Blockchain? This is all you need to know!


Last summer, I had my eyes opened to a magical new world. What is this new world, you ask? Blockchain! In this article, I will give you a breakdown of what blockchain is and how it works. Additionally, I will make some predictions and offer some opinions on where the technology is heading. To understand what blockchain is we first must understand web 3.0.

What is Web 3.0?

Simply put, Web 3.0 is the future of the internet. To understand this, you must understand where the web originated from. The first era of the internet age was Web 1.0. Web 1.0 was nothing more than static HTML pages. No dynamic content, no cloud computing, no online banking, etc. Web 1.0 was as basic as the internet could get. Next, came Web 2.0, the “modern-day” web. Web 2.0 is the web as we know it today. Major players like Google, Microsoft, and Amazon control (or play a part in) the vast majority of the Petabytes of data that cross the internet every day. An important item to note is these companies own (or at least safeguard) your data, as it is stored on their servers. Now, privacy laws such as the GDPR are attempting to provide protections for user data, but fall short when compared to Web 3.0.

Web 3.0 is an entirely new way of thinking about how users interact with the internet. It is based on a decentralized anonymized platform that provides users with complete control over their data. Users’ data is no longer stored on a single company’s centralized servers, rather, it is stored on the Blockchain.

What is the Blockchain?

While “blockchain” may seem like super-hyped tech lingo, it is actually fairly intuitive when explained properly. If you have ever made a to-do list, you can understand the blockchain. Let me explain. On a to-do list, each item is listed one after another in consecutive order (a list 😀). Every item on that list is representative of a task, or data if you will (data in this sense simply means a piece of information). Imagine that you write the number 1 beside each item. For example:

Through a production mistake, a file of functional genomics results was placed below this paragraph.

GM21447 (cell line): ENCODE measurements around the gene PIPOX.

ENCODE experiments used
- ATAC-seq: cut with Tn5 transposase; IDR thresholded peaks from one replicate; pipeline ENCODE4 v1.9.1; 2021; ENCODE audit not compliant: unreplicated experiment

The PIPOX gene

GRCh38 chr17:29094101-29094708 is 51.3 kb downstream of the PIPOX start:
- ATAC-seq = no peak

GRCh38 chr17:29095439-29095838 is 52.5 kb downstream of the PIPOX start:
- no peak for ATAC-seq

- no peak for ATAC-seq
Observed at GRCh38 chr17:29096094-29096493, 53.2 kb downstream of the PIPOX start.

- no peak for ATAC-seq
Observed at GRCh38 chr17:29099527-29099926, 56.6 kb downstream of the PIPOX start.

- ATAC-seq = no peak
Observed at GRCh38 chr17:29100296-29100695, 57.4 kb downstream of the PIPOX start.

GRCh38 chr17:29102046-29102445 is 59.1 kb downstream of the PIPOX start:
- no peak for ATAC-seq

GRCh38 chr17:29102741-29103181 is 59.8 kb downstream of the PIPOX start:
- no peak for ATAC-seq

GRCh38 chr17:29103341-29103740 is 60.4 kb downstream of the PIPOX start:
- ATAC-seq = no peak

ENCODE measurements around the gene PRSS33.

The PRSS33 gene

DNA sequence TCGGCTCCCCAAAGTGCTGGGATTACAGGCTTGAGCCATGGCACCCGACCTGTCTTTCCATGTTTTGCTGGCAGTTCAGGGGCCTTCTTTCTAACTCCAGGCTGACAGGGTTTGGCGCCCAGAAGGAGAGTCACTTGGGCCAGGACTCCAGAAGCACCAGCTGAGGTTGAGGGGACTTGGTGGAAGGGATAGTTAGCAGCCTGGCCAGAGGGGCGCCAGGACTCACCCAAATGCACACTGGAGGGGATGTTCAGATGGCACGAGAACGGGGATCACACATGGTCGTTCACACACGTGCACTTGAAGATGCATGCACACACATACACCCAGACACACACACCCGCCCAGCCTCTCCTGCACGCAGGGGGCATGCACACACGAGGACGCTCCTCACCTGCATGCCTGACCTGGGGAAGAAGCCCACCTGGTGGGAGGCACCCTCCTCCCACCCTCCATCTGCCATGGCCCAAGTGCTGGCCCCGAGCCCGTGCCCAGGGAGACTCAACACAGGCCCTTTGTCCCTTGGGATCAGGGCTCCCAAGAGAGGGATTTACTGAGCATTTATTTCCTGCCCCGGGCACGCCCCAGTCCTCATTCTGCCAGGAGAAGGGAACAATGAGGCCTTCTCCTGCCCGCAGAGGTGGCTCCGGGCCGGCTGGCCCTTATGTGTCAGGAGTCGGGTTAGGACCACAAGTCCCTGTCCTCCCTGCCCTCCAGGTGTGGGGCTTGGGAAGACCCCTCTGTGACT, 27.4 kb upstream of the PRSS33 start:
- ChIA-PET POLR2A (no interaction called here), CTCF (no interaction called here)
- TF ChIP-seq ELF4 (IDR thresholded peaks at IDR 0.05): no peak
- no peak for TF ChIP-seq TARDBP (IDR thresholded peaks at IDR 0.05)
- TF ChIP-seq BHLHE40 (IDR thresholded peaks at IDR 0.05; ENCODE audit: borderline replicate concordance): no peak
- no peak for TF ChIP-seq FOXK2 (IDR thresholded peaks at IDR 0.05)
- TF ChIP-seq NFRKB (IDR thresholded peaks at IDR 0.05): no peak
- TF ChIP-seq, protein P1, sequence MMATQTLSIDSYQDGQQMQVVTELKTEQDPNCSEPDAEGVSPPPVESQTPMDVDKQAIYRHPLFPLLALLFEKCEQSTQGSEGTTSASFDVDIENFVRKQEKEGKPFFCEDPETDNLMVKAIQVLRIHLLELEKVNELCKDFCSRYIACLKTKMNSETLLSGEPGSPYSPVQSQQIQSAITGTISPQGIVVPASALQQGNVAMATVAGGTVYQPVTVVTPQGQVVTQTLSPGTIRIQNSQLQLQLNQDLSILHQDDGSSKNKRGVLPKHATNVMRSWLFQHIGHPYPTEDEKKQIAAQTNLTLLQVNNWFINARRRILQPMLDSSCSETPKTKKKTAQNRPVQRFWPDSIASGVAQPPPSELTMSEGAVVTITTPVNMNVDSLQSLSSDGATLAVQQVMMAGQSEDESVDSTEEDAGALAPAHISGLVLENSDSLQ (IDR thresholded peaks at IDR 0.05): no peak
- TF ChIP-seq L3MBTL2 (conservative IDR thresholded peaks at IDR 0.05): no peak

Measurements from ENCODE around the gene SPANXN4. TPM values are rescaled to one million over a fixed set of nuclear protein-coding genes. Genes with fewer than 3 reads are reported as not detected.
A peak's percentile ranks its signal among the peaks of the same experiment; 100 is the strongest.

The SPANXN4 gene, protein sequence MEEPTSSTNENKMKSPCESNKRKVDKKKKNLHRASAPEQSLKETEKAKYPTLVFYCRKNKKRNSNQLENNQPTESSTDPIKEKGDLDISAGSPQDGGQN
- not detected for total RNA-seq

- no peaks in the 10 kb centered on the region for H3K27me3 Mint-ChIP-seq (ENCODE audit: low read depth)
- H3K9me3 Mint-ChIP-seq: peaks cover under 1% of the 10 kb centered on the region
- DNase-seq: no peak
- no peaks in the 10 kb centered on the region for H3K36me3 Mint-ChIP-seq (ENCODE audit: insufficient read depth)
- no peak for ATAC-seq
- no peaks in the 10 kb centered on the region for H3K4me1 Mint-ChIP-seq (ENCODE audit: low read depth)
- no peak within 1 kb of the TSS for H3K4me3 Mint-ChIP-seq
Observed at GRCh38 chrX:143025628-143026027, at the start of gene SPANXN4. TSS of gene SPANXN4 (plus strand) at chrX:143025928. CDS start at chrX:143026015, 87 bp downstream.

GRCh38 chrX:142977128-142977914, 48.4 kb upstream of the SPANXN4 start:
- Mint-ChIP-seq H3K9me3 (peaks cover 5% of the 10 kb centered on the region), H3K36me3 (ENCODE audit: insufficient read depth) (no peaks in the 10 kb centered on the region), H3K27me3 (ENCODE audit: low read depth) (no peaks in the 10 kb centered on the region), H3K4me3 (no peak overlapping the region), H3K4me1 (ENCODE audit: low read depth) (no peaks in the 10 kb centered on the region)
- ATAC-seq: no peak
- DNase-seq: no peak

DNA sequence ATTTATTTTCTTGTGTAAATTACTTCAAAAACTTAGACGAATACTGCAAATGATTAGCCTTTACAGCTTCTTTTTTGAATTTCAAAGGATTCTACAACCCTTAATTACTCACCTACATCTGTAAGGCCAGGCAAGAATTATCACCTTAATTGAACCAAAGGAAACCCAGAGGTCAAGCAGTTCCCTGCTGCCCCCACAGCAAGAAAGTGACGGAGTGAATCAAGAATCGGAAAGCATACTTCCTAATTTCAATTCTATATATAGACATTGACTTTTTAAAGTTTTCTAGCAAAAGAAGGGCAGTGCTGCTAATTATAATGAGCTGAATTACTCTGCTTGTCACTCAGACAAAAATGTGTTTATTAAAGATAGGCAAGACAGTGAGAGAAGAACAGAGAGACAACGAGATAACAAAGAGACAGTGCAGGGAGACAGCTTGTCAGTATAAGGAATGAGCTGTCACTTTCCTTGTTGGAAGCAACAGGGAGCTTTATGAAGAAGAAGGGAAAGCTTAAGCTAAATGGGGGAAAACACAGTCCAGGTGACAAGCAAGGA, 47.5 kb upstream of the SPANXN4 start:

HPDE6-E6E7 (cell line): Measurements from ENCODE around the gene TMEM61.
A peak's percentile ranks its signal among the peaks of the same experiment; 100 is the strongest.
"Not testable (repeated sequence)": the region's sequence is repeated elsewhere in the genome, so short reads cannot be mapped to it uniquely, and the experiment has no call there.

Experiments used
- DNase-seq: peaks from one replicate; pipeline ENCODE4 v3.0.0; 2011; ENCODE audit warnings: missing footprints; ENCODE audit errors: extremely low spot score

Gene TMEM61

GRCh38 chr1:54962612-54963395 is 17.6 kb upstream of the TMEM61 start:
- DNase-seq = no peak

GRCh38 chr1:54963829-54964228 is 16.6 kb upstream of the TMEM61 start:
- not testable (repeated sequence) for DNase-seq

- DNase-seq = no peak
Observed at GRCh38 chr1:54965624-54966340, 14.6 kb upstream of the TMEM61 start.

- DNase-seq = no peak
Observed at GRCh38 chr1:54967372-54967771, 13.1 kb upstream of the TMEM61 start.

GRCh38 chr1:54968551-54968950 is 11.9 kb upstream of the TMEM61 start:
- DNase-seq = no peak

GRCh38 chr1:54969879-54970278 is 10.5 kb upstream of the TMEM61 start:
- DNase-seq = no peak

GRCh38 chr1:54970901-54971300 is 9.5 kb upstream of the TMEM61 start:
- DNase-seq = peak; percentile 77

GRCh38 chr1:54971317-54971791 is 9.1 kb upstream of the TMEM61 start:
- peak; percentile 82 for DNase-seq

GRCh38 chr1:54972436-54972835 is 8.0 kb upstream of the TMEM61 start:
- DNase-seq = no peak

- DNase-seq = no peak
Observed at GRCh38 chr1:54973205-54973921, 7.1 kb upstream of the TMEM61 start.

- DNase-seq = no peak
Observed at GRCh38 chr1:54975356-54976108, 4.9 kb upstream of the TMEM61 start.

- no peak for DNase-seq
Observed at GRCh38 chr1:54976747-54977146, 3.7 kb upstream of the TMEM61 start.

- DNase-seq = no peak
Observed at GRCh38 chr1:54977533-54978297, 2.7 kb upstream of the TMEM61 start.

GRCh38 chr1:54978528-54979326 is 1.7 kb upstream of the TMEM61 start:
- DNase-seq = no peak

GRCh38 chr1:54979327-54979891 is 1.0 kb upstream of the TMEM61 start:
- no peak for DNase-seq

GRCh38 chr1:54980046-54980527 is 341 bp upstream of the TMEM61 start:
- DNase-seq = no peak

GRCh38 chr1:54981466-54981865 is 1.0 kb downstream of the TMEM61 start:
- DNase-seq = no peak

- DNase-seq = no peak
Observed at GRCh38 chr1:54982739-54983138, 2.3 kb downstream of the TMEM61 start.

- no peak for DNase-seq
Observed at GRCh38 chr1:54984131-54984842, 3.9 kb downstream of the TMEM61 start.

• Do Laundry – 1
  • Feed Pets – 1
  • Wash Dishes – 1
  • Buy Groceries – 1
  • Water Plants -1

What is a block?

Now, think of the data, or the list item (e.g. “Do Laundry”), and the number 1 (i.e. “Do Laundry – 1”) as a block. This is where the “block” in blockchain comes from. So, “Do Laundry – 1” is the first block, “Feed pets – 1” is the second block, “Wash Dishes – 1” is the third, and so on and so forth. This is the very basis of blockchain. These individual blocks make up a ledger (or list). The blocks on this ledger are then linked mathematically with a digital fingerprint.

But why is it called blockchain?

The 1’s on our to-do list act as a unique fingerprint for each of the blocks on our ledger. How so, you ask? Well, imagine that you take the 1 in the first block and add it to the 1 in the second block. The resulting answer would then be 2. This mathematical fingerprint thus proves the validity of the chain of blocks because it is mathematically verifiable that 1 + 1 = 2. The rest of the chain would follow like so:

  • Block 1 – “Do Laundry, 1” Fingerprint = (1) = 1
  • Block 2 – “Feed Pets, 1” Fingerprint = (1 + 1) = 2
  • Block 3 – “Wash Dishes, 1” Fingerprint = (1 + 2) = 3
  • Block 4 – “Buy Groceries, 1” Fingerprint = (1 + 3) = 4
  • Block 5 – “Water Plants, 1” Fingerprint = (1 + 4) = 5

The technical term for this fingerprint is a cryptographic hash. This hash confirms that the block has not been modified at any point on the chain, thus confirming the security of the data “on-chain”.

How does blockchain work?

Blockchain is distributed in nature, which is the core tenant of blockchain privacy and security. The blockchain is not one single entity hosted on one central server or location, rather it is multiple copies of the same ledger stored on multiple computers throughout the world (known as the blockchain’s “network“). The computers in the blockchain’s network frequently compare their copies of the blockchain with each other to see if they have been modified by a malicious actor. As long as 51% of the blockchain’s network agrees on the valid version of the ledger, the blockchain’s data is secure.

Now, if a malicious actor were to get 51% of the blockchain’s network to agree (known as consensus) that a modified version of the original ledger is correct, then the network has been compromised. Rest assured, though, that while a 51% attack can happen, it is highly improbable on any of the major blockchain networks.


As for the future of blockchain, I foresee a large portion of blockchain’s value coming from its logging functionality. I believe that blockchain has many use cases in this area, especially in the cybersecurity field with things such as SIEM, digital forensics, heuristics-based Firewalls, computer and network system auditing, and much more. Additionally, NFTs will provide multiple benefits in all aspects of the CIA triad, as well as things such as software licensing and consumer privacy.

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